First, and most importantly, I hope this letter finds you and your families well. I could not be more proud of our extensive Education Academy family at this time. This includes our parents and students and our staff as well as all our service providers who have prepared over the years and continue to prepare to provide your children, our students, with an optimum learning experience in case of an emergency situation as the one we as a society are facing now.
We are here to support you and your child as we always have been and we appreciate the additional responsibilities that have been put forward. You know what? You all are doing it. Parents, Aunts, Uncles, grandparents, neighbors are all working together to support The Education Academy and their students. I am happy to say that not a day goes by that a teacher is not commenting on how well her students are doing, or a therapist is not amazed at the efforts put forward. Thank you for being there for the children, the students we are always so proud of are adapting to their new reality as the adults in their lives are. The videos, the photos, the emails, and the text messages have all been so positive that I am overjoyed over the learning, the fun, and the staff and student connections and parent connections that are evident and have been able to continue as before and flourish. I thank you all for your support and your hard work. Let us continue to work together to assure the children do not miss a beat and return to school ready to continue with the tremendous progress they made while working from home with their dedicated teachers and school staff with the love and support of their family.
As you know, The Education Academy emphasizes not only the importance of academic growth for our students but also for their social and emotional well-being. This can be a very anxious time for young children. Helping children cope with anxiety requires providing accurate prevention information and facts without causing undue alarm. It is very important to remember that children look to adults for guidance on how to react to stressful events. If parents and guardians seem overly worried, children’s anxiety may rise. Parents should reassure children that Health and School Officials are working hard to ensure that people throughout the country stay healthy. However, children also need factual, age-appropriate information about the potential seriousness of disease risk and concrete instruction about how to avoid infections and spread of disease. Teaching children positive preventive measures, talking with them about the fears, and giving them a sense of some control over their risk of infection can help reduce anxiety.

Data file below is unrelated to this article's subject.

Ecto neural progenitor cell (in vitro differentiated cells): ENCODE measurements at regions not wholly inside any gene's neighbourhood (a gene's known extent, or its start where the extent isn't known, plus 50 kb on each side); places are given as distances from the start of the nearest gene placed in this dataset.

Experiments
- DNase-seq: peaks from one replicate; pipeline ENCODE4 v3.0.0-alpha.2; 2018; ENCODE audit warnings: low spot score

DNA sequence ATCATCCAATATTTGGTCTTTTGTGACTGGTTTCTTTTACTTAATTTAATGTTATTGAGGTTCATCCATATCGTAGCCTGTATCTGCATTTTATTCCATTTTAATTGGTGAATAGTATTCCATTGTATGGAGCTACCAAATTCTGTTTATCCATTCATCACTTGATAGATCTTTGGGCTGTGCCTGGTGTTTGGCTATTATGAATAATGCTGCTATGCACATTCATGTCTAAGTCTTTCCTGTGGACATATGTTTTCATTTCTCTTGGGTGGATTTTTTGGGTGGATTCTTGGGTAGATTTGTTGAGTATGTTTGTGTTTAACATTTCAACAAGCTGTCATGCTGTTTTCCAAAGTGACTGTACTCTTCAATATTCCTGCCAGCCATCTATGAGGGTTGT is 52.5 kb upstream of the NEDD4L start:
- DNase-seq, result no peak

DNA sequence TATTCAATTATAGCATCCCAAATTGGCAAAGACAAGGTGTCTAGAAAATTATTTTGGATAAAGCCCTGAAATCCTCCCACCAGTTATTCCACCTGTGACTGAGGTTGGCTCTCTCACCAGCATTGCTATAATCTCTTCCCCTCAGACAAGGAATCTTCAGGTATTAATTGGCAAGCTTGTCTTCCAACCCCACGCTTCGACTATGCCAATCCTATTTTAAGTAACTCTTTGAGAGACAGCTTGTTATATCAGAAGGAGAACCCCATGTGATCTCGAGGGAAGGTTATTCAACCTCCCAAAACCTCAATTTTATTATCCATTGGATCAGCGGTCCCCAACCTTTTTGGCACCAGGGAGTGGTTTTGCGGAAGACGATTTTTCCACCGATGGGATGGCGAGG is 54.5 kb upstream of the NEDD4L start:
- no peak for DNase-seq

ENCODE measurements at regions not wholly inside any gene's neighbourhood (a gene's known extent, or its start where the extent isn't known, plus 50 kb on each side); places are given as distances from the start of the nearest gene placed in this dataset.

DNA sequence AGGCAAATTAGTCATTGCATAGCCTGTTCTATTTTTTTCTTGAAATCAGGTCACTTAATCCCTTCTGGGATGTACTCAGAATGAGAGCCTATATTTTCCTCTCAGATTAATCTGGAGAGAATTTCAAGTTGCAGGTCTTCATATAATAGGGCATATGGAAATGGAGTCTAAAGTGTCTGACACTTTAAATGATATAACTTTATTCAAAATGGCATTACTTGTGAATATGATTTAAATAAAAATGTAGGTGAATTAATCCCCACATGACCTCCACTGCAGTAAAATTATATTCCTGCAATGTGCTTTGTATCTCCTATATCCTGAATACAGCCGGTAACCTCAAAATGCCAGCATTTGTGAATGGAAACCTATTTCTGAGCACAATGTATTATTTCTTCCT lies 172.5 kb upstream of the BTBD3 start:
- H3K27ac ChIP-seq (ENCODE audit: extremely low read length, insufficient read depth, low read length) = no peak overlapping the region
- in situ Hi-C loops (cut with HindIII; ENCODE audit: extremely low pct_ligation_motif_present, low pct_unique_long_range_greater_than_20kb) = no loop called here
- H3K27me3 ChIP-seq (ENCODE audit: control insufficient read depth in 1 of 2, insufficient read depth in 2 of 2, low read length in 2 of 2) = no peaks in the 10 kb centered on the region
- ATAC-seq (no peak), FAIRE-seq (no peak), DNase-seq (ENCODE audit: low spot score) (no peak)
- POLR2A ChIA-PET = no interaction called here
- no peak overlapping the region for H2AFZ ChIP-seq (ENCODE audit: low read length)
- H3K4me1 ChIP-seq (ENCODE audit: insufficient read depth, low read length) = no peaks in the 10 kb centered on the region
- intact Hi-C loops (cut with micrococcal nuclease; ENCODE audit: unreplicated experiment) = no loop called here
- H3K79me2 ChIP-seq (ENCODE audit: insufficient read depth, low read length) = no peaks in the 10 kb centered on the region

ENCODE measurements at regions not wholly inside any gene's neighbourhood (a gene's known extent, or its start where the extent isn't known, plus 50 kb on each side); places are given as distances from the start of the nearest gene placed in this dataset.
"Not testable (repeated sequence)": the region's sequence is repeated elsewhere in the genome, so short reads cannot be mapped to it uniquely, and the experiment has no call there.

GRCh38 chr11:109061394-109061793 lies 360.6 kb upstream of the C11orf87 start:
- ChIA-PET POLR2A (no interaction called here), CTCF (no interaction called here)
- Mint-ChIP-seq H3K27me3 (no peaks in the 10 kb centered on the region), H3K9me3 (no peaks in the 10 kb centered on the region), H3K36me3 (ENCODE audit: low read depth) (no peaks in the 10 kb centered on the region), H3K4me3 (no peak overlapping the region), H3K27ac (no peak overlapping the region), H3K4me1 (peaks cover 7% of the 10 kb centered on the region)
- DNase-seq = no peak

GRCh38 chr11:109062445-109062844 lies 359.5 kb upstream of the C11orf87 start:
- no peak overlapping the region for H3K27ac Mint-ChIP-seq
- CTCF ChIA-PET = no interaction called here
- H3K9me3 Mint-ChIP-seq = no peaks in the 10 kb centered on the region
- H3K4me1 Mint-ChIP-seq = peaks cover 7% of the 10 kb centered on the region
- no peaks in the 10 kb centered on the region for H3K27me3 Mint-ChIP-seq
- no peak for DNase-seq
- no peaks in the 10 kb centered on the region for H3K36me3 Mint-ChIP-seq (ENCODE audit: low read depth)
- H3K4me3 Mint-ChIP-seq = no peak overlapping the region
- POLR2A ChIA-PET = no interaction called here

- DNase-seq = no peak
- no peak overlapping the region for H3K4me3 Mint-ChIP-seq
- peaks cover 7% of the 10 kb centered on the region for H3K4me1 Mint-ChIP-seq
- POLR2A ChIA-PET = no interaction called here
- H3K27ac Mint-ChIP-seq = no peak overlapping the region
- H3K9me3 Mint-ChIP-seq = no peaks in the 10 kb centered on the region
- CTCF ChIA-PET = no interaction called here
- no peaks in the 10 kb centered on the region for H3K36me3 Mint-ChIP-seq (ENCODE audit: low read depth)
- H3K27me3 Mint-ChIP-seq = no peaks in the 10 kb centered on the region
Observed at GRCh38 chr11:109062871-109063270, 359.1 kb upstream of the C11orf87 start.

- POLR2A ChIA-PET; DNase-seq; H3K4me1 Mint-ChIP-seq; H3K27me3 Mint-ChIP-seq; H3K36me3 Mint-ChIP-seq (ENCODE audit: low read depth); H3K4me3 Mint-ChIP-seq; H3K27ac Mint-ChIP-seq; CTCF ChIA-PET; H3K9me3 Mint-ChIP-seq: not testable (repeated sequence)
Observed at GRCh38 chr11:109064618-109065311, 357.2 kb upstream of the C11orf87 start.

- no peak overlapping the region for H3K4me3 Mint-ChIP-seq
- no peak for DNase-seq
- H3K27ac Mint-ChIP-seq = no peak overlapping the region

Finally, many of you may not know this but back in the day, I headed the first virtual school in New Jersey. That experience provided me with the knowledge of what works and what does not. Staff over the years have taught me a few things about virtual learning also. I want to share with you eight tips to help your child successfully continue their education in an online environment.
- Make a plan. Talk with your children about what the new normal will be and have everyone agree on expectations. “No recess will not extend from 10 o’clock until noon. Yes, you get to choose what we have for lunch”.
- Stick to their daily routine. Getting up, having breakfast, getting materials ready-these all continue, even though students are at home.
- Build the right space. We’ve learned that it is the rare student who can work efficiently from their bed. A proper workspace is something such as a kitchen table, a comfy chair or a computer desk. Keep in mind that some students do well by rotating among various spaces for various subjects.
- Incentives can be a good thing. Provide a small incentive to keep your child going. “You need to finish your math lesson before you can watch TV. Put a list on the refrigerator and have your child check items off as they go.
- Take breaks. This applies to you as well as your children! Call it recess, call it staying sane, but everybody needs breathers throughout the day. Have them go outside when it is safe and appropriate.
- Set boundaries. You may be working from home yourself. You will need your own schedule and breaks, of course. You will also need to make sure you have dedicated work time, by yourself, without interruptions. Your plan with your students should include their understanding when you cannot be disturbed.
- Plan some online fun. Now I know the teachers have all provided fun ideas and activities but you can be the good guy/girl also. Many museums are opening their collections for virtual visits. Check them out together.
- Stay involved. It can be all too easy to set a plan, make sure the internet is working and walk away. You will want to do some periodic checks. Are they getting their assignments done? Is the space working out? Etc.
Again, I am so proud of all my parents and guardians and their children. While we all know that this present crisis has brought us into uncharted territory, our children need to know that we do have a plan for helping them continue to learn. Your confidence and forethought can make a significant difference in how well your children adapt and keep learning. I for one, am confident that we all will continue to move forward together as one big family. Stay well my family.
Linda A. Phillips
The Education Academy